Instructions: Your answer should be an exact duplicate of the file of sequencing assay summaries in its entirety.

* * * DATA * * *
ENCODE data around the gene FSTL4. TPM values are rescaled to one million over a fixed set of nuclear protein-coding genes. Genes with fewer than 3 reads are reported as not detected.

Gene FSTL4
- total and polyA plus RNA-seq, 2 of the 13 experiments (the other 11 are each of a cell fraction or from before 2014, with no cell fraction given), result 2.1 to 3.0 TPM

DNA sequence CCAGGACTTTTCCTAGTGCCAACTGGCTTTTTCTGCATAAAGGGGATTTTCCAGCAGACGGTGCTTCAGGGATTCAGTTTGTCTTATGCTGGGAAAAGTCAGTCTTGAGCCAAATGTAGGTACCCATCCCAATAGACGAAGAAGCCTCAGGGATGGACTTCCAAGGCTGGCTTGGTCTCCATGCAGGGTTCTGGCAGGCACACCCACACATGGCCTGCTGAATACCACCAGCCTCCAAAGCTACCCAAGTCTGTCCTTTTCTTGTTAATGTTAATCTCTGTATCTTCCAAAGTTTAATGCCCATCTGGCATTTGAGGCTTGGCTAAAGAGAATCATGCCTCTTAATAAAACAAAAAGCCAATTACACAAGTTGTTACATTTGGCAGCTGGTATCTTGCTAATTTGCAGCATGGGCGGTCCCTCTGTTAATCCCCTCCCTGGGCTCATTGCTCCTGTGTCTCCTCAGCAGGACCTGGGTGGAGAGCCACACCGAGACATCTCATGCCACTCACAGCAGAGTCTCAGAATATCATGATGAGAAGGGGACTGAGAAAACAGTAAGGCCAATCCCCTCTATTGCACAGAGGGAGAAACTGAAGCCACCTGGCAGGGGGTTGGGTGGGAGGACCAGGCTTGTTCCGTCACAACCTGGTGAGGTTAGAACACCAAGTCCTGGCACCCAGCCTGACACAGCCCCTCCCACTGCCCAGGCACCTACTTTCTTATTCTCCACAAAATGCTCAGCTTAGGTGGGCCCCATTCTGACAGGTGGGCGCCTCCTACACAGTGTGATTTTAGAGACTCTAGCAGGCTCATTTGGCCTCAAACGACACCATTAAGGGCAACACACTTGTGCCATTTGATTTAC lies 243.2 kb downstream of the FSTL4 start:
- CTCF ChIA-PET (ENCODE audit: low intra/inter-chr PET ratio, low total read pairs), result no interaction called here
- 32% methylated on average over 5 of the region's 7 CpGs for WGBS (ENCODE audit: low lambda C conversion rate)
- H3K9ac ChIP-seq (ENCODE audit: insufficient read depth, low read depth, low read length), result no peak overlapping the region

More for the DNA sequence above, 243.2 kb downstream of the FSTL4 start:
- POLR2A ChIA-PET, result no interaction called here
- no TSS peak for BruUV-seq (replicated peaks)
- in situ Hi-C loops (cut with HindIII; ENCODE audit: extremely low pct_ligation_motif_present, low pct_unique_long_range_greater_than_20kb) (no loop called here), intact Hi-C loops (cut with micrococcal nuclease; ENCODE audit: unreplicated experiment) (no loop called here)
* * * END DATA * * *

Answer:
ENCODE data around the gene FSTL4. TPM values are rescaled to one million over a fixed set of nuclear protein-coding genes. Genes with fewer than 3 reads are reported as not detected.

Gene FSTL4
- total and polyA plus RNA-seq, 2 of the 13 experiments (the other 11 are each of a cell fraction or from before 2014, with no cell fraction given), result 2.1 to 3.0 TPM

DNA sequence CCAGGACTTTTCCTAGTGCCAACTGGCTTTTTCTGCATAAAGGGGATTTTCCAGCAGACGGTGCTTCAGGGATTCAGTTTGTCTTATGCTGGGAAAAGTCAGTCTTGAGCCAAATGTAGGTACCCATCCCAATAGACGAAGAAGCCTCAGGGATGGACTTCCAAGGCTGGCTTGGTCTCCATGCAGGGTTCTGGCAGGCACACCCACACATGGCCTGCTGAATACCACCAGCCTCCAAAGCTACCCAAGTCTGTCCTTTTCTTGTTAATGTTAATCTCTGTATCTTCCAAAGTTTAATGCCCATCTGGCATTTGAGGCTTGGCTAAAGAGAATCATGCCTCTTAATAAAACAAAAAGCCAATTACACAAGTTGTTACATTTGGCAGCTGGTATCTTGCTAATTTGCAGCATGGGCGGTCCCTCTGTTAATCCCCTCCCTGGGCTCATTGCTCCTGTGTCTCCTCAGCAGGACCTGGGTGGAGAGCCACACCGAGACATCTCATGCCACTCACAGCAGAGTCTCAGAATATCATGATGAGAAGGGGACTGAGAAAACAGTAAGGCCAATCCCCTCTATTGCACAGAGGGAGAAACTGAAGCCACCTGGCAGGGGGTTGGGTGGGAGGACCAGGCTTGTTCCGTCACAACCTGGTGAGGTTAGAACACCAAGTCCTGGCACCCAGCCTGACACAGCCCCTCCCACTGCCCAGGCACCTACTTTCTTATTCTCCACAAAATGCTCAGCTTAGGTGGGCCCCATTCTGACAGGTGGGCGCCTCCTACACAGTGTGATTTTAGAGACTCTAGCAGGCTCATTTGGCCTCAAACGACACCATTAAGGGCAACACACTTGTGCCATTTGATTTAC lies 243.2 kb downstream of the FSTL4 start:
- CTCF ChIA-PET (ENCODE audit: low intra/inter-chr PET ratio, low total read pairs), result no interaction called here
- 32% methylated on average over 5 of the region's 7 CpGs for WGBS (ENCODE audit: low lambda C conversion rate)
- H3K9ac ChIP-seq (ENCODE audit: insufficient read depth, low read depth, low read length), result no peak overlapping the region

More for the DNA sequence above, 243.2 kb downstream of the FSTL4 start:
- POLR2A ChIA-PET, result no interaction called here
- no TSS peak for BruUV-seq (replicated peaks)
- in situ Hi-C loops (cut with HindIII; ENCODE audit: extremely low pct_ligation_motif_present, low pct_unique_long_range_greater_than_20kb) (no loop called here), intact Hi-C loops (cut with micrococcal nuclease; ENCODE audit: unreplicated experiment) (no loop called here)